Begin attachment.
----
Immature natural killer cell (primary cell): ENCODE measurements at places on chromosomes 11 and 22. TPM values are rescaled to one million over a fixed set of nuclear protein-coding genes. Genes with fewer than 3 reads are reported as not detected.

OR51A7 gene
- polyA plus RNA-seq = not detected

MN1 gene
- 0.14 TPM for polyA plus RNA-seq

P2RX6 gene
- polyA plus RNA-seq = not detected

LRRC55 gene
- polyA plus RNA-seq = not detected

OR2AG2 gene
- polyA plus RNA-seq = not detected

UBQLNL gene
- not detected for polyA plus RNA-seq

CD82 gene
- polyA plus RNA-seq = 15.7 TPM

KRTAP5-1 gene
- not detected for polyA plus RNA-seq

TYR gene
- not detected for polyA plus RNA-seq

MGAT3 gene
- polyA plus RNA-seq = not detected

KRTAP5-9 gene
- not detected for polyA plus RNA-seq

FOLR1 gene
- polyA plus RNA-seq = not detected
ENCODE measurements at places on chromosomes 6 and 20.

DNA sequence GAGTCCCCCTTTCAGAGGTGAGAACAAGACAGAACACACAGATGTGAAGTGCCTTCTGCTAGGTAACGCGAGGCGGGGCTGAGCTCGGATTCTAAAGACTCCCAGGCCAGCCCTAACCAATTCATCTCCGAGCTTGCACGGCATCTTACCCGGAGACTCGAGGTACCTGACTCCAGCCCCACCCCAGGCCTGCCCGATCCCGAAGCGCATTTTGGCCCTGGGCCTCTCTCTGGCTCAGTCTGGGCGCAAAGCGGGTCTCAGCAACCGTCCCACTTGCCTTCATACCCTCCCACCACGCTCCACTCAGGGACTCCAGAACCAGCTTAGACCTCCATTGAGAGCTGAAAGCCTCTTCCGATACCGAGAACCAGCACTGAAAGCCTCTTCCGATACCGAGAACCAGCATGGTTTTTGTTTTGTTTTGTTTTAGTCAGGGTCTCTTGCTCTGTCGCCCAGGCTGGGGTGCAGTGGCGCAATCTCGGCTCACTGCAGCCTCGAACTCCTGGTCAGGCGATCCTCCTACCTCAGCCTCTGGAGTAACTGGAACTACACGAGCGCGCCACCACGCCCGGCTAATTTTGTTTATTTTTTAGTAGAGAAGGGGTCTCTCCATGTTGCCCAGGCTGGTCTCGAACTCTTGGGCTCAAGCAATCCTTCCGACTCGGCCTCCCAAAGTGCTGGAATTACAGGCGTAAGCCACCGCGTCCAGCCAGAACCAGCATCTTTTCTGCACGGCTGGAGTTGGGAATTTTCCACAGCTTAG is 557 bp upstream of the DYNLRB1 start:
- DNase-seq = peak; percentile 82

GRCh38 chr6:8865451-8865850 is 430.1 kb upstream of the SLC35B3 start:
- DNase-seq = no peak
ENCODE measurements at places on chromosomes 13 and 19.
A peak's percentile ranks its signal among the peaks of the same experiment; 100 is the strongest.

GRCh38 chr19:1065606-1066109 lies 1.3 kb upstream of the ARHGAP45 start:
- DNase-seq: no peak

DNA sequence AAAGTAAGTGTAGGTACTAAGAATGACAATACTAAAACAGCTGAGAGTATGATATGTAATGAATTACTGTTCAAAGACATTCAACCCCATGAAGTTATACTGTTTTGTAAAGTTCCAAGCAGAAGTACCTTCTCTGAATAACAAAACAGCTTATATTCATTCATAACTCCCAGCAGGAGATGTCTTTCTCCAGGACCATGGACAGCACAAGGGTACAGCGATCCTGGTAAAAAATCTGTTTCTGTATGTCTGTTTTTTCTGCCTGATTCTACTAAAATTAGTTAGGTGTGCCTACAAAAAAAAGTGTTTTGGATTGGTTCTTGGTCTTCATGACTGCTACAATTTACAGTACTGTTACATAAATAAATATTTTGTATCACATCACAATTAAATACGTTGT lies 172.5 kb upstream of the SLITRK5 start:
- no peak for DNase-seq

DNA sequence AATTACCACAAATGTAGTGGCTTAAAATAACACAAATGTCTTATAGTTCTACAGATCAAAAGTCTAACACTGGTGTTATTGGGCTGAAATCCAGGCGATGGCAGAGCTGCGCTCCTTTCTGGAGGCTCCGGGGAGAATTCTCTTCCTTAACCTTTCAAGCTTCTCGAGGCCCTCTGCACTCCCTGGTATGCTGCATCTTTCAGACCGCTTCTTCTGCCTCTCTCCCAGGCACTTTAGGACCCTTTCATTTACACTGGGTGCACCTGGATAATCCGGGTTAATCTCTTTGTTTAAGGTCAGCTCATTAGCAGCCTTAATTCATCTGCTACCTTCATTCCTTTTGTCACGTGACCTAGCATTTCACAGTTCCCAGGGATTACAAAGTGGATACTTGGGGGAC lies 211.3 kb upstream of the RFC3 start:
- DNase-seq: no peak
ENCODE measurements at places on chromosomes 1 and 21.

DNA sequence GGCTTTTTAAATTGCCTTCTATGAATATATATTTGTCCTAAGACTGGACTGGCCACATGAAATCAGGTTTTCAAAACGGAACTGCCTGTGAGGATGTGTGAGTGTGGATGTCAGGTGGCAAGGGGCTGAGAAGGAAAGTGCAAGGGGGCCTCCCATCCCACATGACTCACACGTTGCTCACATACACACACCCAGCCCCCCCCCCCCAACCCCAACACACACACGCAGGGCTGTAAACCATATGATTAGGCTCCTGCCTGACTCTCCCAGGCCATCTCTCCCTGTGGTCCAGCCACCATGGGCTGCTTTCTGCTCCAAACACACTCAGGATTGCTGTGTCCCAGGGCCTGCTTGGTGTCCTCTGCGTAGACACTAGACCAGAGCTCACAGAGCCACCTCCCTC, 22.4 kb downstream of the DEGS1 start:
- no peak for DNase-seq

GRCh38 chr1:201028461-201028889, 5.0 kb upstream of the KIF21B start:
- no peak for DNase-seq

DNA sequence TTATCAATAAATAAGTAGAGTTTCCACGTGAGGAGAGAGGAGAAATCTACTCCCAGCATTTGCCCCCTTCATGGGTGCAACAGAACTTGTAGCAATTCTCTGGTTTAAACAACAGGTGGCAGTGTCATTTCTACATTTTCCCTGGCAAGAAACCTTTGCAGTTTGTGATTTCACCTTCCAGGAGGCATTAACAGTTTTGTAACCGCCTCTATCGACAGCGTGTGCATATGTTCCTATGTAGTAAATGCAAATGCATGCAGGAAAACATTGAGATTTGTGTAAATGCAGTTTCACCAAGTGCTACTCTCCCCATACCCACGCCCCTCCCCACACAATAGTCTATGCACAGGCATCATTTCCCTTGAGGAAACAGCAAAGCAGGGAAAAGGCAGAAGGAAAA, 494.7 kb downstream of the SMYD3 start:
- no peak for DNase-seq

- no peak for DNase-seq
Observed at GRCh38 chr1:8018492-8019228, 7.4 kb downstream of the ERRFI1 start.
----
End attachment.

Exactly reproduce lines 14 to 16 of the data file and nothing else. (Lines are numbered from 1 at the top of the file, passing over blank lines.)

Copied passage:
CD82 gene
- polyA plus RNA-seq = 15.7 TPM

KRTAP5-1 gene